- 1 Electricity
- 1.1 Electricity and a few Terminologies
- 1.2 Electric Current and Electric Circuit
- 1.3 Measurement of Electric Current
- 1.4 Electric Potential and Potential Difference
- 1.5 Measurement of Potential Difference
- 1.6 Electric Circuit Symbols
- 1.7 OHM’s Law
- 1.8 Factors on which Resistance Depends
- 1.9 Resistors in Series
- 1.10 Resistors in Parallel
- 1.11 Heating effect of Current
- 1.12 Applications of Heating Effect of Current
- 1.13 Electric Power
- 1.14 SCIENCE Revision Notes
Electricity and a few Terminologies
- Electrical appliances convert the electricity directly into heat, light or motion whereas electronic appliances have micro-chips that take electricity and convert it into endless useful things (display picture on TV, play songs on radio etc.) and not just simple heat, light or motion.
- When electric charge flows through a conductor (like a metallic wire), it is said that the conductor has electric current.
- Electric current, generated by cells or batteries inside a torch, makes the torch glow.
- A switch is a conducting path between cells and the bulb. An ON switch makes the bulb glow whereas an OFF switch puts it in non-glowing state.
- An electric circuit is a complete and continuous path for electric current. Current does not flow when the path is broken. A switch makes and breaks the circuit inside a torch.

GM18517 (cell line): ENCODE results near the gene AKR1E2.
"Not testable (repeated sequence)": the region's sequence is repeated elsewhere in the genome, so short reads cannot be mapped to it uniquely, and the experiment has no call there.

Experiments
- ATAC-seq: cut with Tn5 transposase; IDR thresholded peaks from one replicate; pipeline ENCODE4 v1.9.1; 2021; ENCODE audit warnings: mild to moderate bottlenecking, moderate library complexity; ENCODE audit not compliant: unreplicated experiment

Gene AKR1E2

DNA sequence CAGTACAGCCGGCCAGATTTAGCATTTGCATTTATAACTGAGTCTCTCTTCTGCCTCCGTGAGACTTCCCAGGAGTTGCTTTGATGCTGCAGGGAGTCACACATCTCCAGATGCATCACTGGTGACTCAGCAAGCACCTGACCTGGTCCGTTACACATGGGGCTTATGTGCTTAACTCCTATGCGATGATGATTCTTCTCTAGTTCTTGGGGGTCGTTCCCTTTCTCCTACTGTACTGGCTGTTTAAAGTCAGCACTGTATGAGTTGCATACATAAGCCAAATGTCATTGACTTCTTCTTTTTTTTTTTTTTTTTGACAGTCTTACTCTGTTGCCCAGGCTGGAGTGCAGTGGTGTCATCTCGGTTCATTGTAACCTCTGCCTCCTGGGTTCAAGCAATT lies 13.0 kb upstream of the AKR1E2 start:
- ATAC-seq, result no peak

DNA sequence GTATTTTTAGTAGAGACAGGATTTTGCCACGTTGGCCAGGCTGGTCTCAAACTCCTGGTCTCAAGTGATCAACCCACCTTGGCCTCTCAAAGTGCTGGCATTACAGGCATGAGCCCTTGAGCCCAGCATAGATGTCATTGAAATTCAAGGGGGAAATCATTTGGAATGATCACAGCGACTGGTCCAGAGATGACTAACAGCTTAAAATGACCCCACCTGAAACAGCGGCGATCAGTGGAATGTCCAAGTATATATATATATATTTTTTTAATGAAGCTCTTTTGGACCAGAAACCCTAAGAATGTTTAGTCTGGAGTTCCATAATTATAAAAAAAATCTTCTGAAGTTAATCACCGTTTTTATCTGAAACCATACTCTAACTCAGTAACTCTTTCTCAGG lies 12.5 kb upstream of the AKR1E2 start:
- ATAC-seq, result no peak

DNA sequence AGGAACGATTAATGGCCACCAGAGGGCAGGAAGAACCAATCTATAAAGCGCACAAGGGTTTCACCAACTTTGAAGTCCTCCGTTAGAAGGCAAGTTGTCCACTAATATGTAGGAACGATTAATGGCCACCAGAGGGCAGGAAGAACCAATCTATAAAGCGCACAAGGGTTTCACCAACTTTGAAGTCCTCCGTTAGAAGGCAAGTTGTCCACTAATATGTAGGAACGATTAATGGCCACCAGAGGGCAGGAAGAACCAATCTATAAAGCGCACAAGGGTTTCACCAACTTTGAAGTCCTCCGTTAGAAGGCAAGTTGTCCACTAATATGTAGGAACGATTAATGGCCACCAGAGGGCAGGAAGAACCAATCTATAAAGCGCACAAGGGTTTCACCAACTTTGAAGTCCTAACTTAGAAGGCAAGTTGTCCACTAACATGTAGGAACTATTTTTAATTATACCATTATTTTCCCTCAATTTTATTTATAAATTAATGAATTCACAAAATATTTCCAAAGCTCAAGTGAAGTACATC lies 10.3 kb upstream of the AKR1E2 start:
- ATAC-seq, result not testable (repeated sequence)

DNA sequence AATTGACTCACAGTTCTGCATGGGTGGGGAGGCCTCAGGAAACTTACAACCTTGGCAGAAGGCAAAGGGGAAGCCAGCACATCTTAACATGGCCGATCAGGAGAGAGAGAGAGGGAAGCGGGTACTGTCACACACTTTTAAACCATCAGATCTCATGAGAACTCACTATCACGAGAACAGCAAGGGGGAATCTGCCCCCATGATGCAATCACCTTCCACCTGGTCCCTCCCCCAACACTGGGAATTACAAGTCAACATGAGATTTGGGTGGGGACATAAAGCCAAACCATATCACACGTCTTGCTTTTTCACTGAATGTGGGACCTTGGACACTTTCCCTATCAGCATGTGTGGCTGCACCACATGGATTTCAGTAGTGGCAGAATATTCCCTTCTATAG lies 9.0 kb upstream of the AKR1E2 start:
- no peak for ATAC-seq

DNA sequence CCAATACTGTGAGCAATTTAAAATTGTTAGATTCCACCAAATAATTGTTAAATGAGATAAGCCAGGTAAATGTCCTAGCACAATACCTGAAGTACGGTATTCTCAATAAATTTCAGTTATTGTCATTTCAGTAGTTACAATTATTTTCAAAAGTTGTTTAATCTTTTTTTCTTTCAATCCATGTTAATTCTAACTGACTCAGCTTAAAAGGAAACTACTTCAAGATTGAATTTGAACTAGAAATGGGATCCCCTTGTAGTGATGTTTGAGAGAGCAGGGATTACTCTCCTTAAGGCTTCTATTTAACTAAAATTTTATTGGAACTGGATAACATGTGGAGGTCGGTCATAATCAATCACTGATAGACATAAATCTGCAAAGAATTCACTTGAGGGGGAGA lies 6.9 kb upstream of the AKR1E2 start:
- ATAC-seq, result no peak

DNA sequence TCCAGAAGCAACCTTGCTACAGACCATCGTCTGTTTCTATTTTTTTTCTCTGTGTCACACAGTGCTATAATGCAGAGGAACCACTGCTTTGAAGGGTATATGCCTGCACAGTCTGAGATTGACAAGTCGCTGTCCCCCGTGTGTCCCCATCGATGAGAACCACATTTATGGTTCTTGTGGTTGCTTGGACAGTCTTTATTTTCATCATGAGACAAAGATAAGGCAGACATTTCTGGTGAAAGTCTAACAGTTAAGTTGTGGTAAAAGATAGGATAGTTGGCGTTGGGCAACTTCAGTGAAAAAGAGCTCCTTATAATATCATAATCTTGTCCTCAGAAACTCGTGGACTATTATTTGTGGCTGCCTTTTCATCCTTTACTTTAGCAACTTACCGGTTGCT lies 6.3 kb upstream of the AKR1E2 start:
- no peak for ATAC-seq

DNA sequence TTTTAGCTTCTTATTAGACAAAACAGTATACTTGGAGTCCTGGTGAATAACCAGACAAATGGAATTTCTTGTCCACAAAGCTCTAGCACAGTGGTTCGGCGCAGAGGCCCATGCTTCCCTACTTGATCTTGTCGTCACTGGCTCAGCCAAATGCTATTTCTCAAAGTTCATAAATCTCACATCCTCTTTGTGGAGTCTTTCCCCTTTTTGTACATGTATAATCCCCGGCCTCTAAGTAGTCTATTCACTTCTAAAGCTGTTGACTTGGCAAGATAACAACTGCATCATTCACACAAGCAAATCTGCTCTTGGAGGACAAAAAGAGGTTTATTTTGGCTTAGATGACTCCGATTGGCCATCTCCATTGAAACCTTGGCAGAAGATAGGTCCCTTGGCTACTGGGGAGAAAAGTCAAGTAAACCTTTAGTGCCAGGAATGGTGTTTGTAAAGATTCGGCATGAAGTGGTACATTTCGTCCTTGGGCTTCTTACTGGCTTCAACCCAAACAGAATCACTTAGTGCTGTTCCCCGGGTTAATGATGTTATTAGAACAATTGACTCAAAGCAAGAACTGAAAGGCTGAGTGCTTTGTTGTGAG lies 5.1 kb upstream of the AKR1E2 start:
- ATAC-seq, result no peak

Electric Current and Electric Circuit
- Until the discovery of electrons, the electric current was considered to be a flow of positive charge and the direction was considered from positive terminal of the battery to the negative terminal.
- In reality, electric current is flow of negatively charges particles called electrons. These flow from negative terminal of the battery to the positive terminal.
- As a convention, the direction of current is taken opposite to the direction of flow of electrons.
Measurement of Electric Current
- SI Unit of electric charge is Coulomb (C).Charge is usually denoted by letter Q.
- SI Unit of electric current is Ampere (A).Current is usually denoted by letter I.
Electric Potential and Potential Difference
- A battery or a cell has a potential difference due to reaction of chemicals inside it even when it is not connected to any circuit. Once connected, the potential difference makes the electrons flow and the current is generated in the circuit/conductor. A battery generates this potential difference till the chemicals inside it are not completely spent.
- Potential difference is also defined as work done to move a unit charge from one point to another.
Measurement of Potential Difference
- SI unit of electric potential difference is Volt (V).
- SI unit of Work done is Joule (J).
Electric Circuit Symbols
Factors on which Resistance Depends
- ρ is called electrical resistivity of the material of the conductor. SI unit is Ωm.
- Resistivity of conductors is very low whereas the insulators have a very high resistivity.
- Resistivity varies with Temperature.